Calves are burning, knees hurt and legs feel like Jello. After a major hike, the body is asking, "why the torture?" How to deal with post-hiking pain and recovery is something every hiker faces as they advance to more strenuous levels.
For day-hikers, backpackers and trail runners, after-care for pain is a very real part of the sport. Injuries and lactic acid build-up can keep a hiker sidelined for days and make the simple act of going down stairs excruciating. Many precautions can be taken to ensure less stress to legs, knees and feet during a hike, but as every seasoned hiker knows, it s not going uphill that s the problem it s coming down!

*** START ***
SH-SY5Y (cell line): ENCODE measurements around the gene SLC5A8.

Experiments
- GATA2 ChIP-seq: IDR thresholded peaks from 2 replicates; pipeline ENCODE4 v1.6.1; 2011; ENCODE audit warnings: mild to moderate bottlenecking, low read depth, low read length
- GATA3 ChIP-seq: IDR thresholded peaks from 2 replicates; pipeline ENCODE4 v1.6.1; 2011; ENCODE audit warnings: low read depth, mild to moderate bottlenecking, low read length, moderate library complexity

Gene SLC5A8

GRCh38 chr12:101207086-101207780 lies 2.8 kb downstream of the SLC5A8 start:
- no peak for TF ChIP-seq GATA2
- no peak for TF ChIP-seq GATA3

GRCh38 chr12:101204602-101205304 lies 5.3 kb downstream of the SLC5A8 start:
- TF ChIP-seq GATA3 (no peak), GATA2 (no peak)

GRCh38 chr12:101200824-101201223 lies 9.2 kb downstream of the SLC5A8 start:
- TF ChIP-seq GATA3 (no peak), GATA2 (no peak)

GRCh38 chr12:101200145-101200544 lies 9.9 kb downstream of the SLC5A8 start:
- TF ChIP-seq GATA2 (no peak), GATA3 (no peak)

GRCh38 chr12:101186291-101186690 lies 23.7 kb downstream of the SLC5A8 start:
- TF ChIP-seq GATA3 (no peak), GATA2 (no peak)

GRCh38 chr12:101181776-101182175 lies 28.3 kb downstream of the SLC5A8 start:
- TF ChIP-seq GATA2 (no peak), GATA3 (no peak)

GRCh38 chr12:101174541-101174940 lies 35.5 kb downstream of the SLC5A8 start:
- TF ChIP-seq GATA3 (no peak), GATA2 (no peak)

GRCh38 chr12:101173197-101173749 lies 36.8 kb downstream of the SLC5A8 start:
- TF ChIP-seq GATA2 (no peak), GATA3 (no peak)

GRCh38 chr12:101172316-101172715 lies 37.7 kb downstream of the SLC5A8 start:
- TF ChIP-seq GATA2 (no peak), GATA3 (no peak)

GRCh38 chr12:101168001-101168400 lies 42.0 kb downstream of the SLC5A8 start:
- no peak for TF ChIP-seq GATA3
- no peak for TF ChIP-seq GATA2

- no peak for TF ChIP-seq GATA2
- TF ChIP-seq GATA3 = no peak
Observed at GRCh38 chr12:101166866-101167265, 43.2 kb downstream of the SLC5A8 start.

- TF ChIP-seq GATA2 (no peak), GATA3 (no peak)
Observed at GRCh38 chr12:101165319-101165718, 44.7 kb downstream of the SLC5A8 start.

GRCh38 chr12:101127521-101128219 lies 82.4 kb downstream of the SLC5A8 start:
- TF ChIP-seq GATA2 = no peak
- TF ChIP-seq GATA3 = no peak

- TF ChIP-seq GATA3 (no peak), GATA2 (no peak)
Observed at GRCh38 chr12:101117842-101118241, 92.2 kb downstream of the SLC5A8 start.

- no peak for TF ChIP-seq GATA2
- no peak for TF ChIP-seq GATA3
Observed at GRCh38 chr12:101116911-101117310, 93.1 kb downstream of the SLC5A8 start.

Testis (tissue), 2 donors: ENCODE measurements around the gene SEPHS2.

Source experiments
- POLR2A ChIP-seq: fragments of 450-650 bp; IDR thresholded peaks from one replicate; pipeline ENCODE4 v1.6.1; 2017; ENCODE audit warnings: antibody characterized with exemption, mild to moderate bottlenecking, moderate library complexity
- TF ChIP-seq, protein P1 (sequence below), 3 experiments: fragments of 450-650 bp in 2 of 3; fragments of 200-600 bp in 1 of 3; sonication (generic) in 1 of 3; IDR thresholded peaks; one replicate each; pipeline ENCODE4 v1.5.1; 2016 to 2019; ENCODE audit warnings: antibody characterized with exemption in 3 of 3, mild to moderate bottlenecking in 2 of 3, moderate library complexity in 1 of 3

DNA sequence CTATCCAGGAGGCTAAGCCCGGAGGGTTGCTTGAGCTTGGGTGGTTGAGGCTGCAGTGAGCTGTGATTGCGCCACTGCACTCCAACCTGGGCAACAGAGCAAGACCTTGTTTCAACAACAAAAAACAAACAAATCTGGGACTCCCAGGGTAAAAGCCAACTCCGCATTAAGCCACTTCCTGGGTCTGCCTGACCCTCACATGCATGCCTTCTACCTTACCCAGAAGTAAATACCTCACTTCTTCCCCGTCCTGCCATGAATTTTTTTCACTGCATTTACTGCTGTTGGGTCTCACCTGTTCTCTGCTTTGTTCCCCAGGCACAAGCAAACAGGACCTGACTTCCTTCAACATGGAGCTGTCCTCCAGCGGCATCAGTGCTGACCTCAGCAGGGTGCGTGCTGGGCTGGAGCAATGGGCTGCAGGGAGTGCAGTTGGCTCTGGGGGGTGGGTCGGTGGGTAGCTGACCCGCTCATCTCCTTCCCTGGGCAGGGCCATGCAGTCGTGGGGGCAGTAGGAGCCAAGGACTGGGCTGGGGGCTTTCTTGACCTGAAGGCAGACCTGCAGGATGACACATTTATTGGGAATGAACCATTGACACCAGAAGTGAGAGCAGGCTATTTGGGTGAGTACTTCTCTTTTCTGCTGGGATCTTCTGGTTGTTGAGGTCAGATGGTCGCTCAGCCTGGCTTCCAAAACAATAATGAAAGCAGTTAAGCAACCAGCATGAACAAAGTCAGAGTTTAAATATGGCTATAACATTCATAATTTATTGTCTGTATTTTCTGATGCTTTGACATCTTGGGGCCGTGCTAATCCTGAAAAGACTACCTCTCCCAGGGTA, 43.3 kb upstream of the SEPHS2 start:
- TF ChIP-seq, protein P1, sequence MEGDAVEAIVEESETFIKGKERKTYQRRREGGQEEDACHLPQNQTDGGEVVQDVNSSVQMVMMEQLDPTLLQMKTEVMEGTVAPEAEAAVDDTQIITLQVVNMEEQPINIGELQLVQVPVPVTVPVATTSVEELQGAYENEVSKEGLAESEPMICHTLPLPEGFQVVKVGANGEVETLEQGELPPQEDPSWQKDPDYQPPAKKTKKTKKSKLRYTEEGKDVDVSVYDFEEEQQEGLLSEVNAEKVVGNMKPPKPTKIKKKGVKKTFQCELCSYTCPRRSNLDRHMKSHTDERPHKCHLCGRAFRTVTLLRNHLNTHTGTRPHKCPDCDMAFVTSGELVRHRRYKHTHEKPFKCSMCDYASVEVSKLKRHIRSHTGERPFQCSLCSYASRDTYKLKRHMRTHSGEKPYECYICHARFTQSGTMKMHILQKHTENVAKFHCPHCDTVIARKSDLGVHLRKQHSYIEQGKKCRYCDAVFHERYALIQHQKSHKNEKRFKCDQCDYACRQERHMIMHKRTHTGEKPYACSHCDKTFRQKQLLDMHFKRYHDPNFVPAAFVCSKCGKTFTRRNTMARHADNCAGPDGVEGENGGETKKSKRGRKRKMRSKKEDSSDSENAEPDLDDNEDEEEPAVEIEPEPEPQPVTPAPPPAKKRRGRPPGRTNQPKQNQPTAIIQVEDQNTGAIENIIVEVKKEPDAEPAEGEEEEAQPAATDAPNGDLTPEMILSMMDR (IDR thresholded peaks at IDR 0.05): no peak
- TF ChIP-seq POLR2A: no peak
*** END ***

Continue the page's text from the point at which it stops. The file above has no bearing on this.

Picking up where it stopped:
Hiking down a steep descent places additional stress on knees and muscles that have not been conditioned for downhill activity. Joints and tendons become painfully inflamed. And pushing past ones level of ability and distance, increases the production of lactic acid, resulting in a burning feeling in leg muscles. Don't let pain be a discouraging factor in pursuing higher achievements on the trail. The sense of loftiness felt when reaching the pinnacle of a climb is worth conquering post-hiking pain.
Pre-hiking suggestions to minimize pain:
Get fitted with sturdy, stable boots or trail running shoes.
Buy shoes/boots that are at to 1 full size larger than your regular shoe size. After several hours of hiking, feet will swell and need room to expand.
Wear socks made of Coolmax for moisture control and to minimize blisters.